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Rancour is no substitute for due diligence

When I referred to the article “How genetics is settling the Aryan migration debate” (June 17, 2017) by Tony Joseph in my column “Sting journalism is not investigative journalism”, I had no inkling that the article would become a subject of debate. All criticisms against the article flow from a rejoinder written by Anil Kumar Suri, a materials scientist.

These reproaches are akin to what the editors of the literary magazine Granta said about the state of the British literature in the 1970s, which was “neither remarkable nor remarkably interesting” and had “a steady, uninspired sameness, a predictable, even if articulate prattling of predictable predicaments.”

I use two tools, which are related to each other but also remain independent, to evaluate criticisms against this newspaper: editorial judgment and due diligence. Editorial judgment informs a newspaper whether something is worth publishing. Editors try to get an affirmative answer to a set of questions. Does it have a public interest component? Is it relevant? Is it pushing the boundaries of our understanding? Once an idea crosses the editorial judgment threshold, editors commission the story. They then deploy due diligence to scan the copy for journalistic rigour before it is put out in the public domain. The public interest component of Mr. Joseph’s article is self-evident and, hence, my inquiry is going to be only about due diligence.

Objections to Tony Joseph’s article

Let us look at some of the key elements of Mr. Suri’s counterargument. One, its exploration starts from the premise that Gyaneshwer Chaubey, among the 32 authors of the study which Mr. Joseph cites in his article, “was shocked by the drift of the article that appeared eventually, and was extremely disappointed at the spin Joseph had placed on his work, and that his opinions seemed to have been selectively omitted by Joseph”. However, there is not a single direct quote from Dr. Chaubey in Mr. Suri’s article to validate his disapproval of the study. Further, the idea of not being happy with the drift of the story does not prove or disprove any of the arguments of the 2015 study on R1a haplogroup. A close reading of Mr. Suri’s article does not throw up a single specific objection of Dr. Chaubey either to the study of which he is a part, or to the extensive interview with Peter Underhill that was cited in Mr. Joseph’s article.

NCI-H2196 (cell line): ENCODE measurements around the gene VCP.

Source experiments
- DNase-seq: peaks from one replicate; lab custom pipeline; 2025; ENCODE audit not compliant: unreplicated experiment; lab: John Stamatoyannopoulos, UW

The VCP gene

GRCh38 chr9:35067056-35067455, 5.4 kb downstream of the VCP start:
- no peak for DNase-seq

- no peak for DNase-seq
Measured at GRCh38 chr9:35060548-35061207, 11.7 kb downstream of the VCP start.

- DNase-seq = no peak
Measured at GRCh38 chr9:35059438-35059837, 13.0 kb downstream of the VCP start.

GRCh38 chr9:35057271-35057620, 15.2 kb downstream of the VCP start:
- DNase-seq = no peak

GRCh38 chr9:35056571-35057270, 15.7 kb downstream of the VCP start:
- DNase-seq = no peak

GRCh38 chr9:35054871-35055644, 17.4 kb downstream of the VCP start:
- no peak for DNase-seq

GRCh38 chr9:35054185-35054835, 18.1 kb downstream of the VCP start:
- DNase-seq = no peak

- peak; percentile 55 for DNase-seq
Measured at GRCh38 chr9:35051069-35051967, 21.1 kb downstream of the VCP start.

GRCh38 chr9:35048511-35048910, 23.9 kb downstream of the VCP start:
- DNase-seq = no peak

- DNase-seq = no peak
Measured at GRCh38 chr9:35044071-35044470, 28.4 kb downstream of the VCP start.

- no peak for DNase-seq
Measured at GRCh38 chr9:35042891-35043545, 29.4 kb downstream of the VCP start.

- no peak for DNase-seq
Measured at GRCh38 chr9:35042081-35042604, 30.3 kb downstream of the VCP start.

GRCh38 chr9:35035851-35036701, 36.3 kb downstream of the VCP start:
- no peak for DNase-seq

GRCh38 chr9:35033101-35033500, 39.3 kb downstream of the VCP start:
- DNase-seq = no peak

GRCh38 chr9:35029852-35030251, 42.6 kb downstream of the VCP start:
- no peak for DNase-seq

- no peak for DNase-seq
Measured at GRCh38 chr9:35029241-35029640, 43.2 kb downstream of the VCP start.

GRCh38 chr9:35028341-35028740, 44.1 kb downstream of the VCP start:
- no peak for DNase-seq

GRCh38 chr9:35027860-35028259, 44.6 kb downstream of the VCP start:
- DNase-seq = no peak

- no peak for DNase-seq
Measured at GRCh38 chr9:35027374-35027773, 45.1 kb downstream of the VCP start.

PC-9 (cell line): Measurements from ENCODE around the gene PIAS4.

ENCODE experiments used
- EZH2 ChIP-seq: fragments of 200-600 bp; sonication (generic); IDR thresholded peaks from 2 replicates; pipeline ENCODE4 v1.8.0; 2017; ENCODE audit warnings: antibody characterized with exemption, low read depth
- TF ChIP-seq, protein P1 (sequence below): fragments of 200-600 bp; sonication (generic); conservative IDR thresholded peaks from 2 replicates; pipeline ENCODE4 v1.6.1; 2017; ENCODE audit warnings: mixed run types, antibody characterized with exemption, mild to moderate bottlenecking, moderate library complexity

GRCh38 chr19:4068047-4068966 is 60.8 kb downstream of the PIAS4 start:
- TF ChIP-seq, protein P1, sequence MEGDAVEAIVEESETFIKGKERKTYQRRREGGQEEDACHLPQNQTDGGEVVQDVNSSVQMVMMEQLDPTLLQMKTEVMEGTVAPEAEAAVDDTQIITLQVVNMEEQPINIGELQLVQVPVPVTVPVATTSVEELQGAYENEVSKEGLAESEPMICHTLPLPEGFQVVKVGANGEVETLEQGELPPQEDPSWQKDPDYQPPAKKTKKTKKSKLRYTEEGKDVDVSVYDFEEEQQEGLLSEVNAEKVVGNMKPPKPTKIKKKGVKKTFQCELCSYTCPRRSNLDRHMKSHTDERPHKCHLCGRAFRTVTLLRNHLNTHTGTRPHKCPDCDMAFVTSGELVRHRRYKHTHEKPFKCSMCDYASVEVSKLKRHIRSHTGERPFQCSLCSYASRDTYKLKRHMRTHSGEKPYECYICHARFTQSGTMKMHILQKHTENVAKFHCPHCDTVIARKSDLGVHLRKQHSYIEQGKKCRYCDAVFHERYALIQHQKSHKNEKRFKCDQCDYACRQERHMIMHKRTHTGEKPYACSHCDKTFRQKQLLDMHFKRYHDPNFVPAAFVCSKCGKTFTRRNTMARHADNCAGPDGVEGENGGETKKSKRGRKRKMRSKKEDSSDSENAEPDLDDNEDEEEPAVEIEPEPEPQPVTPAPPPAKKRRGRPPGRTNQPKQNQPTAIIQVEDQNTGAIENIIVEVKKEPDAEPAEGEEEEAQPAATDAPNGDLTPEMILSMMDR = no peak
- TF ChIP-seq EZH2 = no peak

Mr. Joseph was prudent to go through the chronological order of the ongoing research in genetics to map the human migration and stick to only respected, peer-reviewed journals. He takes care to mention that most of the significant papers, prior to 2010, did not have the same findings. The focus of his article is about the avalanche of new data that compelled many scientists to change their opinions. This includes Dr. Underhill himself.

The crux of Mr. Joseph’s argument lies in Dr. Underhill’s assertion that there is no comparison between the kind of data available in 2010 and now. “Then, it was like looking into a darkened room from the outside through a keyhole with a little torch in hand; you could see some corners but not all, and not the whole picture. With whole genome sequencing, we can now see nearly the entire room, in clearer light,” was the direct quote from Dr. Underhill’s interview to Mr. Joseph.

Mr. Joseph’s interview with Priya Moorjani of the Harvard Medical School holds another key to understand the evolving nature of this discipline, and the breakthroughs that have happened over the last few years. It is important to remember this section of Mr. Joseph’s article: “She [Priya Moorjani] also said the authors of the new study had access to ancient West Eurasian samples ‘that were not available when we published in 2013’, and that these samples had provided them additional information about the sources of ANI ancestry in South Asia.”

I am not going into the apparent contradiction of the critics, who accepted the initial deductions that could not prove the migration into South Asia, and now question the very idea of this scientific endeavour. However, I have no reservation is saying that one cannot cite earlier papers, when the discipline was at its formative phase, to disprove the contemporary findings when the discipline has become robust with substantial amount of additional data and analytical tools. This repudiates the basic rules that govern science and knowledge production.

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Printable version | Sep 9, 2021 3:29:25 PM |

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